The Unbiased Barometer

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Childhood is generally regarded to be the period of innocence and purity. A young, blameless child, as yet uncorrupted and untainted, sees the world around him in clear black and white. For such a child, there is no diplomacy and tact, no skirting around the topic, beating around the bush, indirect references, indications and insinuations. Rather, the child says it as it is or at least how he knows it, without any qualms and reservations whatsoever.

In the initial stages of childhood, the child may even unintentionally cause the parents embarrassment. Such was the case with a mother who threatened her daughter saying, “If you don’t listen to me, I will send a message to your Moulana and tell him that you are being naughty!” To the mother’s mortification and embarrassment, the daughter replied, “If you tell Moulana about me, then I will tell Moulana… about you!” As this was mentioned in the presence of others, who were unaware of the mother’s weakness and bad habit mentioned by the daughter, she was seized by embarrassment and was dumbstruck.

At times, the child may speak out of turn and mention the private affairs of the home before outsiders, thus spilling the proverbial beans. For instance, the child may tell the entire madrasah class, in complete detail, how his parents were angry and fought with one another!

As time passes, the parents will coach the children and teach them about etiquette, good manners and tact. They will teach them that there is a time and place for everything, that everything is not suitable content for a conversation, and that everything should not be stated bluntly and in a straightforward manner. For instance, they will teach them that when referring to a person’s demise, then instead of saying “he died”, one should rather say “passed away” or use some other similar euphemism.

However, at times, the blunt, unbiased, direct approach of the child is a blessing and is exactly what we need. How many a young, innocent child, returns home from madrasah with the following questions:

“Mummy! We learnt in madrasah that women have to wear purdah, so how come you don’t wear purdah?”

“Daddy! Moulana told us that strange men and women must not mix or talk to each other, so why do you talk to mummy’s friends?”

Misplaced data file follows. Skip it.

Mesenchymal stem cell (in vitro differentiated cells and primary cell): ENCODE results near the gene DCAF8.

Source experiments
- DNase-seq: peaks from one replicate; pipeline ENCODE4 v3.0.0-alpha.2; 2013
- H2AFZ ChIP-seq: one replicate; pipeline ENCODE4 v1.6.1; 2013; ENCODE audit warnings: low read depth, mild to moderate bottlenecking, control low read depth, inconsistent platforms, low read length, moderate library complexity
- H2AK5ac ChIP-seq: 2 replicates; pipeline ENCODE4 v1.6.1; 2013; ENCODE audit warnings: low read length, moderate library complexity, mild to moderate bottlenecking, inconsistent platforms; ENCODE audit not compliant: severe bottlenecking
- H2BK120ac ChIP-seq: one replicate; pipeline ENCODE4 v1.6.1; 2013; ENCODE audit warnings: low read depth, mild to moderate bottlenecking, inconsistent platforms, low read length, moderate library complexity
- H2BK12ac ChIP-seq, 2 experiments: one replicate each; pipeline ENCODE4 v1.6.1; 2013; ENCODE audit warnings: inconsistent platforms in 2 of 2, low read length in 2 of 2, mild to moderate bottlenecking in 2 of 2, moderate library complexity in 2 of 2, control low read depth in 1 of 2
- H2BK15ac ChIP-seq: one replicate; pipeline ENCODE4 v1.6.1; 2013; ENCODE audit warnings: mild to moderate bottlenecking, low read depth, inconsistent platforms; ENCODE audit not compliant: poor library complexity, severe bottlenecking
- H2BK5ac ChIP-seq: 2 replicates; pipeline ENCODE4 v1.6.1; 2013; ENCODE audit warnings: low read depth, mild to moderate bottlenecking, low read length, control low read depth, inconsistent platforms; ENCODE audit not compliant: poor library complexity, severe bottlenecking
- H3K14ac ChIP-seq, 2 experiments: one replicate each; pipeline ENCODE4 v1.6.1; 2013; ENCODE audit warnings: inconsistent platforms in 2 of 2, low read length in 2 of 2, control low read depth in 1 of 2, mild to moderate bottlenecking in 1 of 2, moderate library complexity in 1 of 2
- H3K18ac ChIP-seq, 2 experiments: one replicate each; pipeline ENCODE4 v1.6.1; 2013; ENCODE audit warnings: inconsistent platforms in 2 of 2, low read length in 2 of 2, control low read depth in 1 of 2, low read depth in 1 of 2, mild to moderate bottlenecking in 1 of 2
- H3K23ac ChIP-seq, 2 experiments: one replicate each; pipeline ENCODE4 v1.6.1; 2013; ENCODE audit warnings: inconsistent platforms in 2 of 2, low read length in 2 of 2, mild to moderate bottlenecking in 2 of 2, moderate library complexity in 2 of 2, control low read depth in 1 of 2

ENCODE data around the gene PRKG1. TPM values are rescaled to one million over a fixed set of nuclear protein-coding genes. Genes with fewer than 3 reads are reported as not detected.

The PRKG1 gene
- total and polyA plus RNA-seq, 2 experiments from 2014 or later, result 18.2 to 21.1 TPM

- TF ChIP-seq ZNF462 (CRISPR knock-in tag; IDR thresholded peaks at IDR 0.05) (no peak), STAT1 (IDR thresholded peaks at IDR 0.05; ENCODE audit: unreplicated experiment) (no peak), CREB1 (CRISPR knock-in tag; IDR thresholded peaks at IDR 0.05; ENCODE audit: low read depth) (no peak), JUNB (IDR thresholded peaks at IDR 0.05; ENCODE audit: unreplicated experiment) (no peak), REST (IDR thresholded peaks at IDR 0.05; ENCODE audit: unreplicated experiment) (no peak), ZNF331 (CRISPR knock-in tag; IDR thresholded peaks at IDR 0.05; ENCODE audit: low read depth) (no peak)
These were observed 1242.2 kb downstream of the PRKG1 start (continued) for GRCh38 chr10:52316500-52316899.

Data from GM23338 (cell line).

Music being haraam… The impermissibility of men wearing shorts with the knees being exposed and women wearing revealing, tight-fitting clothing… All these and more are questions that will one day surface in the mind of the child and will probably be voiced by the child who, in his innocence, is simply asking why there is a glaring inconsistency between the Islam taught in the madrasah and the kitaabs, and the “Islam” practiced at home.

When the harsh glare of the merciless spotlight is cast on our weaknesses in this manner, by none other than our own child, then the question is, “How do we respond?”

Unfortunately, this is the point at which many parents will corrupt their children. They will choose to teach the child a warped, distorted version of Islam in order to justify and legitimize their own sins and weaknesses.

Such parents will say, “That’s only for pious people!” or, “That’s not compulsory! It’s only if you want to do it!” If the child has to counter this response saying, “But Moulana said…” then the parent will even discredit the Moulana and break the child’s confidence in the man who only wishes to ensure his safe passage to paradise.

Rather than damaging the child’s Deen to salvage our reputation, we should realize that the words of our child are a message from Allah Ta‘ala. We should tell our children that the Moulana is right, but we are weak. What we are doing is wrong. We must make istighfaar and must try to be better Muslims.

In this manner, by acknowledging our weaknesses and continuing to feel remorseful over our sins, insha-Allah we will one day be blessed to change our lives and reform our ways.

May Allah Ta‘ala bless us all with pious children, assist us to raise them correctly and give us the courage to admit and acknowledge our wrongdoings.